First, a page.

The Crossmax’s lugged sole makes it a clip-in-only shoe. The “Contagrip” rubber compound grips well on wet and dry surfaces, and a clever design allows the lugs to be aggressive enough to make short work of sketchy hike-a-bikes, while preventing the pedal from hanging up when the pressure is on to get the cleat engaged. Should the rider need to get in a few pedal strokes without clipping in, special grippers are placed strategically in the arch of the sole to prevent slipping.
Testing shoes is a dread because most require a lengthy break-in period before one can truthfully determine if the fit was wrong from the start, or if the materials simply needed to settle into the shape of the test rider’s feet – and then there is the hassle of dialing in the correct cleat position. Fortunately, neither issues reared their ugly heads. Mavic managed to deliver on the comfort from the start. Firm, wrap-around heel cups keep your feet in line with the pedal circle, while generous padding spreads the compression generated by the lacing system and ratcheting buckle over most of the foot to prevent hot spots.
Crossmax shoes have a mid-ankle elastic neoprene wrap-around that helps to prevent small stones from working their way into the shoe. It proved to be more effective than most shoes in the enduro category – but less effective than some ankle-high shoes we have used. The additional comfort created by the Crossmax’s slightly lower design, however, may be well worth a little dirt in the socks.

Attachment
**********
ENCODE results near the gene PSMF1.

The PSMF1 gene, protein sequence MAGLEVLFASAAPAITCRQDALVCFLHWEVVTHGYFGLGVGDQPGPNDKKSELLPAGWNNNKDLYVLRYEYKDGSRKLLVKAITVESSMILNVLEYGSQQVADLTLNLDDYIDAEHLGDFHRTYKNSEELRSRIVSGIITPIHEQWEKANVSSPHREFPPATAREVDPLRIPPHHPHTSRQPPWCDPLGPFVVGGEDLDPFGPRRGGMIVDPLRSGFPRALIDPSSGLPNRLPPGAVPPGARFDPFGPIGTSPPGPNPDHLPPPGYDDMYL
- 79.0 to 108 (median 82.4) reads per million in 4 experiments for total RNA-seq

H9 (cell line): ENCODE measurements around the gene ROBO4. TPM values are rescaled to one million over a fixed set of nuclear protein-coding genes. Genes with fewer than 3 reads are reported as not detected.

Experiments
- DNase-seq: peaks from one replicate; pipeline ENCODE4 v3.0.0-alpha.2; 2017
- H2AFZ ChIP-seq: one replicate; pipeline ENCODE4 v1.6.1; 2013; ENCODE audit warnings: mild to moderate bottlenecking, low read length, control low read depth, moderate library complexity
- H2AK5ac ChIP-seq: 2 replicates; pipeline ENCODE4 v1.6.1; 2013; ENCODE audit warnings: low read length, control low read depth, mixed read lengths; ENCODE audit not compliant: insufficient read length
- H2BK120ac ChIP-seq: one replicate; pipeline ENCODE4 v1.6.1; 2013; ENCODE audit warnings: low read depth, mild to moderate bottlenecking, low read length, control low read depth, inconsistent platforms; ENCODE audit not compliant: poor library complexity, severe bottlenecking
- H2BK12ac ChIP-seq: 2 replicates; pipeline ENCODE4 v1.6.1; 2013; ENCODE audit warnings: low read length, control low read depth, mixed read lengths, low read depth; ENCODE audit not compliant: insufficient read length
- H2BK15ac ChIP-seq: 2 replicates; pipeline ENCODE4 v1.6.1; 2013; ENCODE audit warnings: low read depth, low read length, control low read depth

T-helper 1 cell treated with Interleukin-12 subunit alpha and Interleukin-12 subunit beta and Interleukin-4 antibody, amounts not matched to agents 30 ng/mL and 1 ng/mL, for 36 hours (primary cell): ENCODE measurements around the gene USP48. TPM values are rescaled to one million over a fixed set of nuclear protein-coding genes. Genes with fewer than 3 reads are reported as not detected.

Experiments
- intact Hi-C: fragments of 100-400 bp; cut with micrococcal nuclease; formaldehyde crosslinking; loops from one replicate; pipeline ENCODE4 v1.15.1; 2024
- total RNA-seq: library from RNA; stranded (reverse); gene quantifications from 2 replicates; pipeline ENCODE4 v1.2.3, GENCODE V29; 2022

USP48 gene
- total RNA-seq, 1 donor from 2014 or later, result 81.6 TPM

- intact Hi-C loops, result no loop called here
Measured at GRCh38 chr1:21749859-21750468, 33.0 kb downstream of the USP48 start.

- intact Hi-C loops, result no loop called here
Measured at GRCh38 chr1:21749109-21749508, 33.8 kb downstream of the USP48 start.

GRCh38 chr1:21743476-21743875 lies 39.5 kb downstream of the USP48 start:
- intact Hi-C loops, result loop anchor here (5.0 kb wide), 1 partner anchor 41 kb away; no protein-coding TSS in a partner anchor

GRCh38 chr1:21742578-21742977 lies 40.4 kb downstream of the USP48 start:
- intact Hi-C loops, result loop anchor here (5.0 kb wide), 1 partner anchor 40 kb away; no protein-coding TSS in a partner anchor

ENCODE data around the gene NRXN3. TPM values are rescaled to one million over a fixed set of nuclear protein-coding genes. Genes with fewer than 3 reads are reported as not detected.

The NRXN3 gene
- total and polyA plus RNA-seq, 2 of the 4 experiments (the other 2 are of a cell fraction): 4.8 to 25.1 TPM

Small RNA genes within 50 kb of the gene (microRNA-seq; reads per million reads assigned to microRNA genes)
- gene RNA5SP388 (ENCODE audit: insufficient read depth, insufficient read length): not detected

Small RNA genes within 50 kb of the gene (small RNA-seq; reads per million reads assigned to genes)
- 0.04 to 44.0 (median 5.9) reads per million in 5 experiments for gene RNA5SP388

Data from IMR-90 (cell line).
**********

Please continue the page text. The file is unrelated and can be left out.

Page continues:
Those who like the balls of their feet well ahead of the pedal spindle to emulate the classic flat-pedal foot position will find that there is not enough fore/aft adjustment range in the Crossmax’s cleat tracks to make that happen. I put the cleat position in the middle for a beta test and, immediately after my first technical descent, moved them back one centimeter. With the cleats slid back as far as they can go, Mavic’s shoes should be able to make all but the staunchest DH riders happy, but it is a worthy concern.
Crossmax shoes are not lightweight (at least in the cross-country sense), and there are some flat-soled shoes which weigh slightly less. They pedal very well though, and there is just enough flexibility in the soles to give the feeling that the rider’s feet are part of the pedals, and not perched on top of them like a super stiff XC shoe can feel. The snug fitting instep, combined with the roomy toe box adds a slight amount of lateral freedom to the foot that was beneficial when negotiating tricky rock and rooted sections – and it seemed to help smooth out the pedal circle while the bike was bouncing over trail chatter. The overall effect of Mavic’s enduro-specific design is that their shoes provide ample support to allow high-watt pedalers to climb and accelerate efficiently, with much less tension in their feet and ankles – and they are pretty OK for skulking about the woods on foot.